Legal services for startups, powered by ML

Atrium is a full-service corporate law firm that uses modern technology to give startups a legal experience that is fast, transparent, and price-predictable.

Would you recommend this product?
4 Reviews3.8/5

Just had a call with these folks. You pay a minimum of $1K a month (based on your company size) to be able to ask them questions. You then pay above-market prices for actual legal needs, like privacy policy/TOS generation ($5K), GDPR ($10+K), etc.

Our current lawyer does not charge me to ask him questions, but he does charge for actual legal work. So....what's the point of this?


Not sure


It's like a normal law firm you get to pay even more for!

Upvote (17)Share
They got that legal tech though. The better the tech the more you pay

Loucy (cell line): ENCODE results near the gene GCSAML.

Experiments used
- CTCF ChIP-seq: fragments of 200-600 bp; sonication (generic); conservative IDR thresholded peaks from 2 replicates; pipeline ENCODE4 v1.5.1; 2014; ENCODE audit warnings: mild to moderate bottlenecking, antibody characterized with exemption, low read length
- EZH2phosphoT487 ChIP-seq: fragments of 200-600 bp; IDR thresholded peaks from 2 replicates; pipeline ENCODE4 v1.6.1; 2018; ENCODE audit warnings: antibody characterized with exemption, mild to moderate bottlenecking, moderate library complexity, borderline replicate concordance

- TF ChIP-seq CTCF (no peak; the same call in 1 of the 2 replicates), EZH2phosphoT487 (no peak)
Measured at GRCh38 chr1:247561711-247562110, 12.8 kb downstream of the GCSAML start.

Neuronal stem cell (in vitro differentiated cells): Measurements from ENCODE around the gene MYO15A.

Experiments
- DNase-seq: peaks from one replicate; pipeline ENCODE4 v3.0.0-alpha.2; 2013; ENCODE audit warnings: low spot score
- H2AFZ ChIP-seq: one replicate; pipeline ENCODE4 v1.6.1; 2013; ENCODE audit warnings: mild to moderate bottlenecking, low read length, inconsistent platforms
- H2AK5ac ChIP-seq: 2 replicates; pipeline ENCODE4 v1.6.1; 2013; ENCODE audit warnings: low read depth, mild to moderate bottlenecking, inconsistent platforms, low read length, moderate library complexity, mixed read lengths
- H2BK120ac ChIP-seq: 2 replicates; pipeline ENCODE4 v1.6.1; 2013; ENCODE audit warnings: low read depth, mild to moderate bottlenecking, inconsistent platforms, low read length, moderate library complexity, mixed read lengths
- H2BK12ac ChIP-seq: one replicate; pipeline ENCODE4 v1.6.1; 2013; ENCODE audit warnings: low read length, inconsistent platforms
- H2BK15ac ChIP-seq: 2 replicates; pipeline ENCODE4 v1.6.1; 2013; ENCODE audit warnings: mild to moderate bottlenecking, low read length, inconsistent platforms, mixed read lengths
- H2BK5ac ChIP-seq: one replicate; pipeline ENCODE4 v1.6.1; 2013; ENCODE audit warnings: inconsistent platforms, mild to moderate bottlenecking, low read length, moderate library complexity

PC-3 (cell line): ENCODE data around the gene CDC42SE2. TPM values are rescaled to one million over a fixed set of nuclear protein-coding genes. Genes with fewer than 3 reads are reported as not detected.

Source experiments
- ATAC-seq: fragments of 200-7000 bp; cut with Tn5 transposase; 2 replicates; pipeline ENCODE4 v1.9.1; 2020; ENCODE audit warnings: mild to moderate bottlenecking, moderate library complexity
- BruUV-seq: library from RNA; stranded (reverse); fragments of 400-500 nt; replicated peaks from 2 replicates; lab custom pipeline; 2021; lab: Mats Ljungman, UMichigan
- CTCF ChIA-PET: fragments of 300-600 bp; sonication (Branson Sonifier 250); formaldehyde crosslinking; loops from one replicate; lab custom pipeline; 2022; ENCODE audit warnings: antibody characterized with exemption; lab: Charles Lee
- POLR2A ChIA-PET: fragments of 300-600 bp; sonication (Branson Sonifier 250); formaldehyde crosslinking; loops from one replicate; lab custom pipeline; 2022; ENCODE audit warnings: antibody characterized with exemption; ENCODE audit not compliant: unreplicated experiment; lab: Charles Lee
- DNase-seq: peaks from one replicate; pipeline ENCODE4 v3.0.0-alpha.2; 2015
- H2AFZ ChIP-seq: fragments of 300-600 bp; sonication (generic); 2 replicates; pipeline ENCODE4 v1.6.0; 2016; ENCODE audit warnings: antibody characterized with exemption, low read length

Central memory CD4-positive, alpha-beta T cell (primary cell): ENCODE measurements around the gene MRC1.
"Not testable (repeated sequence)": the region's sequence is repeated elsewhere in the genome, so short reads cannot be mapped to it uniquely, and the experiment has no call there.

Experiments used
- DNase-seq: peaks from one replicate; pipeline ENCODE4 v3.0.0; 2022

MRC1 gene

@jamiehdavidson1 Is there a legal firm that is better? At least Atrium's prices are very transparent?
@jamiehdavidson1 @vishal_goel1 I'm with @jamiehavidson1 The payment model simply didnt fit for us. Tech or no tech, we don't consume legal advice that way at our stage. Not sure when we will...
HUGE market opportunity considering how much money and fragmentation exists today. I'm curious if Stripe and Atrium start to collide as this starts to touch on Stripe Atlas' target demo with a similar set of goals (start a company).
@rrhoover Atrium's goal is to help grow startup companies. Our dedicated early stage team serves many Atlas customers on their general corporate matters and fundraising after they incorporate on the Stripe platform (or through other platforms/law firms like Clerky, CooleyGo, etc.). For founders who are uncomfortable about going through self service incorporation, they can come to us as well.
Great job !! 😊Will check it out !! How’s it different from the usual services provided to the the startups. Would this be compatible with Indian Laws ?
Congrats to the Team and Justin! It's great to see that you have a dedicated Blockchain team! Do you plan any public meetups to educate Blockchain devs about basic legal risks?
Does any one else not see anything different from all the other legal firms that promise to integrate tech into their workflows? Checkboxes to mark in a project management UI aren't gonna cut it